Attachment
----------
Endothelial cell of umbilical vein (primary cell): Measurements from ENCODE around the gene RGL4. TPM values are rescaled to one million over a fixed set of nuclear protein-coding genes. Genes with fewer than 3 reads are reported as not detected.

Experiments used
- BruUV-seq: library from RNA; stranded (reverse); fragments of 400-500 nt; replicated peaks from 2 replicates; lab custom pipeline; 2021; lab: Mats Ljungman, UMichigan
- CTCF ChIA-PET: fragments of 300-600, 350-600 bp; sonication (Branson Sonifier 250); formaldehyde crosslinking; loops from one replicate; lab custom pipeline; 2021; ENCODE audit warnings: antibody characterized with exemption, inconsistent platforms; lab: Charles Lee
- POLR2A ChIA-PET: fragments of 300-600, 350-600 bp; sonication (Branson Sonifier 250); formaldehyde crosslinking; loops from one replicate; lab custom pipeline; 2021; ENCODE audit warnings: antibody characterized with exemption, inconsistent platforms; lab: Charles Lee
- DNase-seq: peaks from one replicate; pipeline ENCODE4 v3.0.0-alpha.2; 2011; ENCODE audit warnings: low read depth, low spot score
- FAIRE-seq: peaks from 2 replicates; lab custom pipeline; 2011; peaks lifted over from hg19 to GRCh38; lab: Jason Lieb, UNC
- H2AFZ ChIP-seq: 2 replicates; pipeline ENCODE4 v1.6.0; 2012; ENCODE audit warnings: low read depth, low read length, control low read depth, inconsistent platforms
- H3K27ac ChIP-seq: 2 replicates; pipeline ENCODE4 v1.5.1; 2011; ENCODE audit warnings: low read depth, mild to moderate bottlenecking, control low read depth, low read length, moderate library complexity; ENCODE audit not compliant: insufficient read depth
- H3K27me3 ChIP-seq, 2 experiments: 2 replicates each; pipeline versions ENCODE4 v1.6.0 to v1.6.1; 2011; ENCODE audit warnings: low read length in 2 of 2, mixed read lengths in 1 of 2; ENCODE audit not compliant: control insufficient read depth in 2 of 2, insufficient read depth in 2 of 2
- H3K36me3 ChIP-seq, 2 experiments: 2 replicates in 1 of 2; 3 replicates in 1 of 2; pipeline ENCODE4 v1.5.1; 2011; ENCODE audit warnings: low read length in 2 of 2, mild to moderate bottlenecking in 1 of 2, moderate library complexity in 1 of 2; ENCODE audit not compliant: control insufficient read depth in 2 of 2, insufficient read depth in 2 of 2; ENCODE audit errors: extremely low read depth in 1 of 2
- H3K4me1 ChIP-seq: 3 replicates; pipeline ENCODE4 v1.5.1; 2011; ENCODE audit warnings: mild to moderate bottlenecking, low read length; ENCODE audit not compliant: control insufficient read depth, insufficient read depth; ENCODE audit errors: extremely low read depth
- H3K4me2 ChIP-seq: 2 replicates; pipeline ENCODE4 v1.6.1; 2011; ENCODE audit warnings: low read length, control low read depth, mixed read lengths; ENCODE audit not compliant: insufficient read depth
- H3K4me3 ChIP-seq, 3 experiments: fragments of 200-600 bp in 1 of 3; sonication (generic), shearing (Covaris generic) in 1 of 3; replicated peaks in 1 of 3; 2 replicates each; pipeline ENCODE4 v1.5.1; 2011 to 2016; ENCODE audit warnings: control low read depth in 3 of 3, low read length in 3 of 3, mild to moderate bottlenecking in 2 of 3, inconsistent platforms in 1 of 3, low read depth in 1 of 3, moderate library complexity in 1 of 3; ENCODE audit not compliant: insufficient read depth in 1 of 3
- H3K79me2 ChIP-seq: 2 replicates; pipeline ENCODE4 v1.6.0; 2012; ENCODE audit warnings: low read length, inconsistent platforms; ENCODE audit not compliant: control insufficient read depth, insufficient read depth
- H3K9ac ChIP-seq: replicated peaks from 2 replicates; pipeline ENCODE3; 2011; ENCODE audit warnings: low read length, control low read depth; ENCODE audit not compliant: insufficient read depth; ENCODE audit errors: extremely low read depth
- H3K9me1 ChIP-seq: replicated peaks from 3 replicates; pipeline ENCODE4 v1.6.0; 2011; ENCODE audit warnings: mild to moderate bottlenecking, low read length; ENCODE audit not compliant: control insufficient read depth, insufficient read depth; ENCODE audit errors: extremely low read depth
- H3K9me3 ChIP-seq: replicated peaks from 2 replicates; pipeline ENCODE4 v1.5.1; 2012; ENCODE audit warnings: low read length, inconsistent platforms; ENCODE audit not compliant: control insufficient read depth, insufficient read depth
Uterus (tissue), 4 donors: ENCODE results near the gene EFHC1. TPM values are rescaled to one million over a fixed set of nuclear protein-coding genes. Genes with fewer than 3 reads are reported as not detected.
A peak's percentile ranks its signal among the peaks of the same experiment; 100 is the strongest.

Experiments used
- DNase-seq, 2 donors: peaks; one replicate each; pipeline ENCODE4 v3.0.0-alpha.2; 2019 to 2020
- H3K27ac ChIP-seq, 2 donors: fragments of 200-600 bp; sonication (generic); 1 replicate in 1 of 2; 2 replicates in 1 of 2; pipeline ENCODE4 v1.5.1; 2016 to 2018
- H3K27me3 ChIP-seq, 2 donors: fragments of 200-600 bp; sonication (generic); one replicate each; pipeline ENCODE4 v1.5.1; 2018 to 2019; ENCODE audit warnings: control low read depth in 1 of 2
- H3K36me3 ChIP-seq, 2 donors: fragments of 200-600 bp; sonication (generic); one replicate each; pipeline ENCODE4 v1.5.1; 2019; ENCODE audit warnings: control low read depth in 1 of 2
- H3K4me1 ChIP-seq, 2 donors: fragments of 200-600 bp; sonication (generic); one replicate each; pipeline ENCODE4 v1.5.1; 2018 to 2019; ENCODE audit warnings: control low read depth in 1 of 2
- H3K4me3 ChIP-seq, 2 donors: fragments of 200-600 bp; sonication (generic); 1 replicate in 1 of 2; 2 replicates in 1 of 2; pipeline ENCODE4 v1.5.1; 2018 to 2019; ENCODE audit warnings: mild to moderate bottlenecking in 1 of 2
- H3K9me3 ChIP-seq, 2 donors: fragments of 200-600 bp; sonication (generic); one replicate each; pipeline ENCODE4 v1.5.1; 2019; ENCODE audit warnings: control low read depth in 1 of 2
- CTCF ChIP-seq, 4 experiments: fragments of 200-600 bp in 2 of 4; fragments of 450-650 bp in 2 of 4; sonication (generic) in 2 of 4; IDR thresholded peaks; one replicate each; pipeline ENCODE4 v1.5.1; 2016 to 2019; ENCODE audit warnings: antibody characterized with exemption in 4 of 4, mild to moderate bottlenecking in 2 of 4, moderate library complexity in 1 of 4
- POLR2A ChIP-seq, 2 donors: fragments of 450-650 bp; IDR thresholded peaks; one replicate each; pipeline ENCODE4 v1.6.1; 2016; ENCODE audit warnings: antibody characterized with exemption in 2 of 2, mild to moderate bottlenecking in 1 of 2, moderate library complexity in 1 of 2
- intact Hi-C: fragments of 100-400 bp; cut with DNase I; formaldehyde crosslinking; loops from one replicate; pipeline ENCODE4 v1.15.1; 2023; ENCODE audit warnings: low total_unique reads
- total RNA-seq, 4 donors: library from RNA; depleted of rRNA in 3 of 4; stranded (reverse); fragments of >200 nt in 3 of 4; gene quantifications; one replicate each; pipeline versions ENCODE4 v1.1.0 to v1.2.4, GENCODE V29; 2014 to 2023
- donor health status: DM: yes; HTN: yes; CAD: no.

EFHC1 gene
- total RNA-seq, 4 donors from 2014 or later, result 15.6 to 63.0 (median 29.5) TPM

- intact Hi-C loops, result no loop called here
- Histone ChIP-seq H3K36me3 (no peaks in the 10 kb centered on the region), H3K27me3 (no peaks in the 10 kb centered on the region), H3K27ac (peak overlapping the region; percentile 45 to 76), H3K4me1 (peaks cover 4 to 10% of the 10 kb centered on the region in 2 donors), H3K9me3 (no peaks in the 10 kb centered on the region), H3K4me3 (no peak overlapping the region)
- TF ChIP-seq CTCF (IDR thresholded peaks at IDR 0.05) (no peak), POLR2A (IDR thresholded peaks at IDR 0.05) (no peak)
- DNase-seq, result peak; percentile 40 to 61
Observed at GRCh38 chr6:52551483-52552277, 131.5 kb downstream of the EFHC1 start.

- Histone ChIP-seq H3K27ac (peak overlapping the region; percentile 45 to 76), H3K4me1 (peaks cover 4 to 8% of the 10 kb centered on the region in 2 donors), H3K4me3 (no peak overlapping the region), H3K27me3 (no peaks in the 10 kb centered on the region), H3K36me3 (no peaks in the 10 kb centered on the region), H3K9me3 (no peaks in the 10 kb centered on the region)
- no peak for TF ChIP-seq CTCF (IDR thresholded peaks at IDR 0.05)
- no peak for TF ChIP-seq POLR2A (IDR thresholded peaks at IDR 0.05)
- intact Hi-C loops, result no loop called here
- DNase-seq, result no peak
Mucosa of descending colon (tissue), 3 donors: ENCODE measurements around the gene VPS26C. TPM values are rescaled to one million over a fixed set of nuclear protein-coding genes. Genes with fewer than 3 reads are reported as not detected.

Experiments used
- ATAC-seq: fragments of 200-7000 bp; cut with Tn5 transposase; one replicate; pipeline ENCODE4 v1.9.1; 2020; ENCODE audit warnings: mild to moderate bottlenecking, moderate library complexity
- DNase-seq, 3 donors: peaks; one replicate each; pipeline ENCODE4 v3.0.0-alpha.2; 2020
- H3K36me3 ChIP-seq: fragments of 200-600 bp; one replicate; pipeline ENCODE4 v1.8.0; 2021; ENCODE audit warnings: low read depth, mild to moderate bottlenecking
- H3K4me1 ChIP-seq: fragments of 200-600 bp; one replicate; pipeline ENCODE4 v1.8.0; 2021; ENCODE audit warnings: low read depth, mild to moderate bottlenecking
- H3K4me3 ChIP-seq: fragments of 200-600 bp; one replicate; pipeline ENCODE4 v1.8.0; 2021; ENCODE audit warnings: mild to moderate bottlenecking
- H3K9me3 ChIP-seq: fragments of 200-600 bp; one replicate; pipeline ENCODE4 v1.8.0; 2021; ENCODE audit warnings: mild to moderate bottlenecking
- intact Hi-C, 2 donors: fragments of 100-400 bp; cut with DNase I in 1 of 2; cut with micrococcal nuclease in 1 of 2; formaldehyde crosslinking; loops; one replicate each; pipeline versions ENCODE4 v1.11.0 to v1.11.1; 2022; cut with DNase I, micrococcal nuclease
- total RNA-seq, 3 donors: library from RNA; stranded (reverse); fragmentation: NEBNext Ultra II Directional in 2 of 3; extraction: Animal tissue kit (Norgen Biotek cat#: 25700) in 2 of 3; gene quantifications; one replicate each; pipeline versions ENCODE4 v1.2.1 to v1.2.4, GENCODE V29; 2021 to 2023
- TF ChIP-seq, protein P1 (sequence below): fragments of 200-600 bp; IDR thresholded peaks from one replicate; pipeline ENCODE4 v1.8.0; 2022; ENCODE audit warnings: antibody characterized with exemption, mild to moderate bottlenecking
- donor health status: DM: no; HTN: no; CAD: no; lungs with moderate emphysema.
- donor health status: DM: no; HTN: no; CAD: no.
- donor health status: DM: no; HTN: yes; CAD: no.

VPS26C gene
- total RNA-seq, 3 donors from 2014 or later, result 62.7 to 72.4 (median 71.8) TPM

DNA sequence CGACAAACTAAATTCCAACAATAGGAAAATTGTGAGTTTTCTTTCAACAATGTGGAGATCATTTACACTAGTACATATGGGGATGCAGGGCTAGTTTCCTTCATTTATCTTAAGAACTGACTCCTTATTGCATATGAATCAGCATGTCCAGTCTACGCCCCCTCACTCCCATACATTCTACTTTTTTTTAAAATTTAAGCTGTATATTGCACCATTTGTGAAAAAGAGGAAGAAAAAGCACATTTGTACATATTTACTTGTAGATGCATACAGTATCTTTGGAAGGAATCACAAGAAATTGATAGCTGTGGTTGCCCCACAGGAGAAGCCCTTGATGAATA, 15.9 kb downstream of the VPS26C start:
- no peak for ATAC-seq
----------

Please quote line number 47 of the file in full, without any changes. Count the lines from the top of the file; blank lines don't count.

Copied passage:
Experiments used